NTA boss to say body has been 'significantly under-resourced'

NTA boss to say body has been 'significantly under-resourced'

Anne Graham, the NTA’s chief executive, is set to tell the Public Accounts Committee on Thursday that its staffing complement in particular has to date been “below what we require in order to effectively undertake our statutory and non-statutory functions”. File photo: Tom Honan/Julien Behal Photography

The head of the National Transport Authority is to tell an Oireachtas committee that her organisation has been “significantly under-resourced” since its formation.

Anne Graham, the NTA’s chief executive, is set to tell the Public Accounts Committee on Thursday that its staffing complement in particular has to date been “below what we require in order to effectively undertake our statutory and non-statutory functions”.

The NTA had income of just under €1.1 billion in 2020, up from €661m in 2019, the majority of which stemmed from Government grants.

However, the authority’s expenditure was just €2.5m shy of its income, mostly as a result of increased Public Service Obligation payments from the Government made on foot of passenger numbers falling dramatically due to Covid-19.

PSO subsidies are the system by which public transport services - such as rural routes which would not otherwise be financially viable - are maintained.

Ms Graham will tell the committee that despite its perceived under-resourcing the NTA has filled “a significant number of key posts in 2020 and 2021” which she will say “has assisted greatly in building our capacity to deliver our mandate”.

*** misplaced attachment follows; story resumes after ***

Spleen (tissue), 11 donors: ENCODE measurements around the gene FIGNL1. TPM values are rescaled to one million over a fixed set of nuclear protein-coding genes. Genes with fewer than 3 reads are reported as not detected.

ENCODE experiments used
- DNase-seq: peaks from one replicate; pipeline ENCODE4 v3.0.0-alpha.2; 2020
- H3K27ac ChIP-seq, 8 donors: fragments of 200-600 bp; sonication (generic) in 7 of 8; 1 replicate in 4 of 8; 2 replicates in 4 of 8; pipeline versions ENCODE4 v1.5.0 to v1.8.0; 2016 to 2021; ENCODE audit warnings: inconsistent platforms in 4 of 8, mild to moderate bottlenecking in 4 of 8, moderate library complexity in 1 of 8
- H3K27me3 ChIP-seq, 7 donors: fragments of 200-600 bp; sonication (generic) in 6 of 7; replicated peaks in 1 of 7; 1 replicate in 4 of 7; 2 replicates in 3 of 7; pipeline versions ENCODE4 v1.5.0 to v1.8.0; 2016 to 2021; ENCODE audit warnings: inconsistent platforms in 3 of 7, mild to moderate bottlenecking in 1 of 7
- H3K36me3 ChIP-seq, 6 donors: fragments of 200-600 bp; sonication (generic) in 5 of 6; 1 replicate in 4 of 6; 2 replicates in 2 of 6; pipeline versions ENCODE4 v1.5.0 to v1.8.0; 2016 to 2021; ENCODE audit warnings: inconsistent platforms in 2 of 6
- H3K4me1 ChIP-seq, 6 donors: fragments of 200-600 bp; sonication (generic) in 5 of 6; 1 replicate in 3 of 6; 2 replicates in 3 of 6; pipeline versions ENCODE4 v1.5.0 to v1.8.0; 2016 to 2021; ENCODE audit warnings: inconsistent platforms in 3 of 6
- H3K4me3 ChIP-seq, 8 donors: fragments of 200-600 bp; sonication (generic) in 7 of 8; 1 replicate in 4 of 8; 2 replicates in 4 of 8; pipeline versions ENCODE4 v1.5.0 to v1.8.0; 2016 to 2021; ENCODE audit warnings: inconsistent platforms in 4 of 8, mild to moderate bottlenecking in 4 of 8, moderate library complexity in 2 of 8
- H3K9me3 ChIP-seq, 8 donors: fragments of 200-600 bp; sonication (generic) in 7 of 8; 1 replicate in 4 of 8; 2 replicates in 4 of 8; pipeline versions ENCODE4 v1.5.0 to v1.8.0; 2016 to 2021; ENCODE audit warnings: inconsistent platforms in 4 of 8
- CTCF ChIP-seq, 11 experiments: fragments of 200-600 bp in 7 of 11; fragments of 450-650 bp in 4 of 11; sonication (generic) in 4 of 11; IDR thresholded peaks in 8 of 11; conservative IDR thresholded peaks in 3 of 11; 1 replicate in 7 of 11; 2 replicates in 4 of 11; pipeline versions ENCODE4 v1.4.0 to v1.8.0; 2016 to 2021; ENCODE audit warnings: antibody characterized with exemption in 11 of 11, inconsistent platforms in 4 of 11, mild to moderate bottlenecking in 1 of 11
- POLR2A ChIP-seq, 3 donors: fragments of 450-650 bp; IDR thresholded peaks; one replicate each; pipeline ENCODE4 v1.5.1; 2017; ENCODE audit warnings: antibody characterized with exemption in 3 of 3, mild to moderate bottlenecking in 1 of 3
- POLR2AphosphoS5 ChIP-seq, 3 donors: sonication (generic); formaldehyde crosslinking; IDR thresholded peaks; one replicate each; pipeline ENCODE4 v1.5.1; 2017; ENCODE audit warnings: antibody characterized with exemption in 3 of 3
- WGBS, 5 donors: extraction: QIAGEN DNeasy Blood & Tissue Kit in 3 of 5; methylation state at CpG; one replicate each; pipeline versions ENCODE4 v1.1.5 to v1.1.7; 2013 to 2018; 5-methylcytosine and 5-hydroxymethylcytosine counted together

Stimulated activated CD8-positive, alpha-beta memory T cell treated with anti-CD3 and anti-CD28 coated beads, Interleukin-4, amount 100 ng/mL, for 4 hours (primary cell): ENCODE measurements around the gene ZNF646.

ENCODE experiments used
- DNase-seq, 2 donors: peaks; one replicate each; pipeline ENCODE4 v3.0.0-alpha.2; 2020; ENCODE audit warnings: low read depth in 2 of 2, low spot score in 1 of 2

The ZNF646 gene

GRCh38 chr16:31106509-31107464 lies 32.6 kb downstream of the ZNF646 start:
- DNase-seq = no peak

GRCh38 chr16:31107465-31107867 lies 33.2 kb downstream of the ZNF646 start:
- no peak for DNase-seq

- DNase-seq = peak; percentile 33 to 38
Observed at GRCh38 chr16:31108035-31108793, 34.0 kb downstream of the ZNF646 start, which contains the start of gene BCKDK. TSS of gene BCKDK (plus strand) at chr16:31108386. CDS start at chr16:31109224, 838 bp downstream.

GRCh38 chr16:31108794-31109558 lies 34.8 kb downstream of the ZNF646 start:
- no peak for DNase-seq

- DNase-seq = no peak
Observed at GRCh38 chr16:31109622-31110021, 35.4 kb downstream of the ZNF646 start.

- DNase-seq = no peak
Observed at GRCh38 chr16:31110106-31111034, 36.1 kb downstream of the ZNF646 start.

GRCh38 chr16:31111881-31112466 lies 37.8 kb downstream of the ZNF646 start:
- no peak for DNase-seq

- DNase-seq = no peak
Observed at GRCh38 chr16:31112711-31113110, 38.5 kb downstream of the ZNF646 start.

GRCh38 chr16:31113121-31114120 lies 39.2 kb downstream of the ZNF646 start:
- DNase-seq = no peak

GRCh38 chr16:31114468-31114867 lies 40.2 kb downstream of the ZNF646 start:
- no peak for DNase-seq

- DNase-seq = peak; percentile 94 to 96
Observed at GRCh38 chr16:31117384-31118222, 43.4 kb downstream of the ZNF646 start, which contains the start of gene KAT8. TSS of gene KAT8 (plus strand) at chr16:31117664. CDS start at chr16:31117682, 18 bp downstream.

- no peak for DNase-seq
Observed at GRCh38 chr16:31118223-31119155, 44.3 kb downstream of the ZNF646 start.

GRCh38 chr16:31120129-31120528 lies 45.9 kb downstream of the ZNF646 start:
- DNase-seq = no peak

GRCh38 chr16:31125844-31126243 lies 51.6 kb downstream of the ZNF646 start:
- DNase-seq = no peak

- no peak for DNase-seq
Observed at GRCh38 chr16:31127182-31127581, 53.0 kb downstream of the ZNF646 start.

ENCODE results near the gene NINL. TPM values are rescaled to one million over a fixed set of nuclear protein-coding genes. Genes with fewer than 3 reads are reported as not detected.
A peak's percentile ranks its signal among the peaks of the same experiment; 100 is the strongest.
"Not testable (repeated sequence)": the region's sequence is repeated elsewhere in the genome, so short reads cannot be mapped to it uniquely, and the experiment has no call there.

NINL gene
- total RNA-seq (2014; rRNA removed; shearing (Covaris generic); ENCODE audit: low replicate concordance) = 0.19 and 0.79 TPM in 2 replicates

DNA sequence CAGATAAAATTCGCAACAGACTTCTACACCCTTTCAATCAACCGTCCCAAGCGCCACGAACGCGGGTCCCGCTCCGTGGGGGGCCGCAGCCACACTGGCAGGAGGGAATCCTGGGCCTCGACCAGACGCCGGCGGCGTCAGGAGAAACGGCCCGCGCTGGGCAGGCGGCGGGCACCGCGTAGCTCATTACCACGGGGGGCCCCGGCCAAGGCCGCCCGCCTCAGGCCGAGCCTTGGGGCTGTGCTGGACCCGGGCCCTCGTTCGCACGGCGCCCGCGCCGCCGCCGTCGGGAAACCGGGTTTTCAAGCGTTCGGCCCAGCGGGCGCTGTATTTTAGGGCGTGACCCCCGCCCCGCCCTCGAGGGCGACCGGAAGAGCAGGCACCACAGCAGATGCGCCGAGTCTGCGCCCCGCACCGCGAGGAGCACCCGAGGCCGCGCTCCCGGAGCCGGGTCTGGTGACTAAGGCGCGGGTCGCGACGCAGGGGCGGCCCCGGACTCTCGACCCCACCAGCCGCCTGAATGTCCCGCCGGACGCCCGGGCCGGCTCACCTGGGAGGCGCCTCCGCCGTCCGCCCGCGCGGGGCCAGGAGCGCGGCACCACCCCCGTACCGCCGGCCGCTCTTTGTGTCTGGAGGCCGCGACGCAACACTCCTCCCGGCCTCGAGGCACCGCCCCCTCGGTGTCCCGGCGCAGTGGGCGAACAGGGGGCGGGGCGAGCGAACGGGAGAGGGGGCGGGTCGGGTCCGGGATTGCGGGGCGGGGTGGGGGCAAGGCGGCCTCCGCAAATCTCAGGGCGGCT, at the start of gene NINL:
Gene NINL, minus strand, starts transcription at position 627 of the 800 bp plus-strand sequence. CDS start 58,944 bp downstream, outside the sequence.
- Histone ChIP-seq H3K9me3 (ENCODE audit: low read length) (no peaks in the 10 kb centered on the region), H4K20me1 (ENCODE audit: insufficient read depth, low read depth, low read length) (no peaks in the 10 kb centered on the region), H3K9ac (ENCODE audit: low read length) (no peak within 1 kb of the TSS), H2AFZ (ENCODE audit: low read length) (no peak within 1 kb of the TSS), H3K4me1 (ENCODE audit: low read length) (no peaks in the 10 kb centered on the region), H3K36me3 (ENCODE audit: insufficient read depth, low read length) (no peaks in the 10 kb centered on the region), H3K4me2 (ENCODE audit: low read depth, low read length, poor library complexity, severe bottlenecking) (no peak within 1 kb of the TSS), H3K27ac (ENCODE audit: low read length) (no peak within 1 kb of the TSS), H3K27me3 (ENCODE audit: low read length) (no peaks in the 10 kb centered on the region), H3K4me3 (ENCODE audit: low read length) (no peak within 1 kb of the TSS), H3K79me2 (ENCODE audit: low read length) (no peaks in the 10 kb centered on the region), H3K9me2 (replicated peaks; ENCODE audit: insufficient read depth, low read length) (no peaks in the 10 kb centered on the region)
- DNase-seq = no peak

The authority has increased its headcount by 119 up to 233 staff at the end of 2021, she will say.

The NTA's PAC appearance is the first of two in seven days which will see the accounts of the country’s transport agencies, the other being TII (Transport Infrastructure Ireland), analysed at committee.

The provision of the next generation of transport services, which is partly NTA’s remit, is likely to be a key focus of PAC after reports late last year that key infrastructure projects, notably the Metrolink Dublin Airport connection, will not now be delivered before 2030.

BusConnects Dublin, the largest overhaul of the capital’s bus services in a generation budgeted at €2 billion, has seen expenditure of €149.1m to date, the committee will hear - split between route design and fleet investment.

The project is currently awaiting a Government decision on its preliminary business case, the NTA said, which, if granted, will see planning applications made for the system’s 16 core bus corridors.

Ms Graham is set to tell the committee that following “a very successful year in 2019” in terms of public transport usage the impact of Covid-19 was “dramatic”, with a 50% fall-off in passenger numbers year on year.

She will say that Government financial support for public transport services provided by private operators has now been extended until the end of March 2022.

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